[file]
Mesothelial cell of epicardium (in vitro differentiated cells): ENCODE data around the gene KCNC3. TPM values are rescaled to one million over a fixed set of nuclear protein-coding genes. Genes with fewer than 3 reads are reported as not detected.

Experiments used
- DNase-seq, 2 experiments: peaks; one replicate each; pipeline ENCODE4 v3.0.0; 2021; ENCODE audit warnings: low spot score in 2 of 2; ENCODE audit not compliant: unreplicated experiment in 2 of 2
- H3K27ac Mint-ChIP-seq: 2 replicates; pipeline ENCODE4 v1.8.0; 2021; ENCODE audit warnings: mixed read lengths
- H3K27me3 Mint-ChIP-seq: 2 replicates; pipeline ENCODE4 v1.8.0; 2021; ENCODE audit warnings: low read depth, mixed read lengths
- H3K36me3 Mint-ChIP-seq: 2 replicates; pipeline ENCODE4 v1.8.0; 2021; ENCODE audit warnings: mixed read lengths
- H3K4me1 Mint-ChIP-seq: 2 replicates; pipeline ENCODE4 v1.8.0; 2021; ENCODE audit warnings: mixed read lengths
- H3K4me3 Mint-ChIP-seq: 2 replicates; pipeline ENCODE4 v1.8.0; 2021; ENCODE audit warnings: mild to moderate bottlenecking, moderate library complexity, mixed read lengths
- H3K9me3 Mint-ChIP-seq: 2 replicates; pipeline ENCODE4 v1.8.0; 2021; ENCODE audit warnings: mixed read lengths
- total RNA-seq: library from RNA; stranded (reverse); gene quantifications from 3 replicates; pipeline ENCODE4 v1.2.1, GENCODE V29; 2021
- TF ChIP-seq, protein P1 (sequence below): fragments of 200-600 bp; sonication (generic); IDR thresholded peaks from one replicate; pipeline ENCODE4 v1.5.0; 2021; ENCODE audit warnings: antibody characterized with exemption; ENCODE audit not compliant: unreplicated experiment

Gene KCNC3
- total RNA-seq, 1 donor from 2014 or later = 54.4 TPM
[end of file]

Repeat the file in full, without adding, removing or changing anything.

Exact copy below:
Mesothelial cell of epicardium (in vitro differentiated cells): ENCODE data around the gene KCNC3. TPM values are rescaled to one million over a fixed set of nuclear protein-coding genes. Genes with fewer than 3 reads are reported as not detected.

Experiments used
- DNase-seq, 2 experiments: peaks; one replicate each; pipeline ENCODE4 v3.0.0; 2021; ENCODE audit warnings: low spot score in 2 of 2; ENCODE audit not compliant: unreplicated experiment in 2 of 2
- H3K27ac Mint-ChIP-seq: 2 replicates; pipeline ENCODE4 v1.8.0; 2021; ENCODE audit warnings: mixed read lengths
- H3K27me3 Mint-ChIP-seq: 2 replicates; pipeline ENCODE4 v1.8.0; 2021; ENCODE audit warnings: low read depth, mixed read lengths
- H3K36me3 Mint-ChIP-seq: 2 replicates; pipeline ENCODE4 v1.8.0; 2021; ENCODE audit warnings: mixed read lengths
- H3K4me1 Mint-ChIP-seq: 2 replicates; pipeline ENCODE4 v1.8.0; 2021; ENCODE audit warnings: mixed read lengths
- H3K4me3 Mint-ChIP-seq: 2 replicates; pipeline ENCODE4 v1.8.0; 2021; ENCODE audit warnings: mild to moderate bottlenecking, moderate library complexity, mixed read lengths
- H3K9me3 Mint-ChIP-seq: 2 replicates; pipeline ENCODE4 v1.8.0; 2021; ENCODE audit warnings: mixed read lengths
- total RNA-seq: library from RNA; stranded (reverse); gene quantifications from 3 replicates; pipeline ENCODE4 v1.2.1, GENCODE V29; 2021
- TF ChIP-seq, protein P1 (sequence below): fragments of 200-600 bp; sonication (generic); IDR thresholded peaks from one replicate; pipeline ENCODE4 v1.5.0; 2021; ENCODE audit warnings: antibody characterized with exemption; ENCODE audit not compliant: unreplicated experiment

Gene KCNC3
- total RNA-seq, 1 donor from 2014 or later = 54.4 TPM